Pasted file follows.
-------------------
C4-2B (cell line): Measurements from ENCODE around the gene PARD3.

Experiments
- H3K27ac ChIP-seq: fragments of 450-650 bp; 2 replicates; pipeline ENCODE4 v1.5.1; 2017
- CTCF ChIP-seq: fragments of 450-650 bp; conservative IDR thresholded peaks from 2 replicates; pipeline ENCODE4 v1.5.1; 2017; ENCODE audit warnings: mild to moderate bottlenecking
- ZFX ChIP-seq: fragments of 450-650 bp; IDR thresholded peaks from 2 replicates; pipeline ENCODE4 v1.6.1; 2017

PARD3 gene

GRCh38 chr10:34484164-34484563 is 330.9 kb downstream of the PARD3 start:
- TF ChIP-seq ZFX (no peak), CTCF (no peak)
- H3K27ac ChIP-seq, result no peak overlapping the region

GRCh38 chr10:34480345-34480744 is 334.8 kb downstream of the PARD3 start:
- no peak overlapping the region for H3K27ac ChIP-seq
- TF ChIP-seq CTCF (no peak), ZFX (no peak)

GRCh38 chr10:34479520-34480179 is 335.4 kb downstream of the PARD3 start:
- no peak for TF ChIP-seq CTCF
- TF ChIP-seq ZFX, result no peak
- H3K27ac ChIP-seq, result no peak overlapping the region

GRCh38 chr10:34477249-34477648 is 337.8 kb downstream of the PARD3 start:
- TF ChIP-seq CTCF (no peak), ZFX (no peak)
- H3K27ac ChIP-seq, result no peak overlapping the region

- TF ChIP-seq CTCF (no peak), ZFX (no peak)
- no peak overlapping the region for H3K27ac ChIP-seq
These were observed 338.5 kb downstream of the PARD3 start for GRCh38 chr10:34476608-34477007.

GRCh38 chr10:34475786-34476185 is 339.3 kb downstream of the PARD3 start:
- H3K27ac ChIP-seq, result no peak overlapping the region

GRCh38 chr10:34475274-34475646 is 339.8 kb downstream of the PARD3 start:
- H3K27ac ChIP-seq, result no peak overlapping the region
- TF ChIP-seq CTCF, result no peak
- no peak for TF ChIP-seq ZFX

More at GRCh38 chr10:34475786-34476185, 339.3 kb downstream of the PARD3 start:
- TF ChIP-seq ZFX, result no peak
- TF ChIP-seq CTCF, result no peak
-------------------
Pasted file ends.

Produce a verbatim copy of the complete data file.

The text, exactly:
C4-2B (cell line): Measurements from ENCODE around the gene PARD3.

Experiments
- H3K27ac ChIP-seq: fragments of 450-650 bp; 2 replicates; pipeline ENCODE4 v1.5.1; 2017
- CTCF ChIP-seq: fragments of 450-650 bp; conservative IDR thresholded peaks from 2 replicates; pipeline ENCODE4 v1.5.1; 2017; ENCODE audit warnings: mild to moderate bottlenecking
- ZFX ChIP-seq: fragments of 450-650 bp; IDR thresholded peaks from 2 replicates; pipeline ENCODE4 v1.6.1; 2017

PARD3 gene

GRCh38 chr10:34484164-34484563 is 330.9 kb downstream of the PARD3 start:
- TF ChIP-seq ZFX (no peak), CTCF (no peak)
- H3K27ac ChIP-seq, result no peak overlapping the region

GRCh38 chr10:34480345-34480744 is 334.8 kb downstream of the PARD3 start:
- no peak overlapping the region for H3K27ac ChIP-seq
- TF ChIP-seq CTCF (no peak), ZFX (no peak)

GRCh38 chr10:34479520-34480179 is 335.4 kb downstream of the PARD3 start:
- no peak for TF ChIP-seq CTCF
- TF ChIP-seq ZFX, result no peak
- H3K27ac ChIP-seq, result no peak overlapping the region

GRCh38 chr10:34477249-34477648 is 337.8 kb downstream of the PARD3 start:
- TF ChIP-seq CTCF (no peak), ZFX (no peak)
- H3K27ac ChIP-seq, result no peak overlapping the region

- TF ChIP-seq CTCF (no peak), ZFX (no peak)
- no peak overlapping the region for H3K27ac ChIP-seq
These were observed 338.5 kb downstream of the PARD3 start for GRCh38 chr10:34476608-34477007.

GRCh38 chr10:34475786-34476185 is 339.3 kb downstream of the PARD3 start:
- H3K27ac ChIP-seq, result no peak overlapping the region

GRCh38 chr10:34475274-34475646 is 339.8 kb downstream of the PARD3 start:
- H3K27ac ChIP-seq, result no peak overlapping the region
- TF ChIP-seq CTCF, result no peak
- no peak for TF ChIP-seq ZFX

More at GRCh38 chr10:34475786-34476185, 339.3 kb downstream of the PARD3 start:
- TF ChIP-seq ZFX, result no peak
- TF ChIP-seq CTCF, result no peak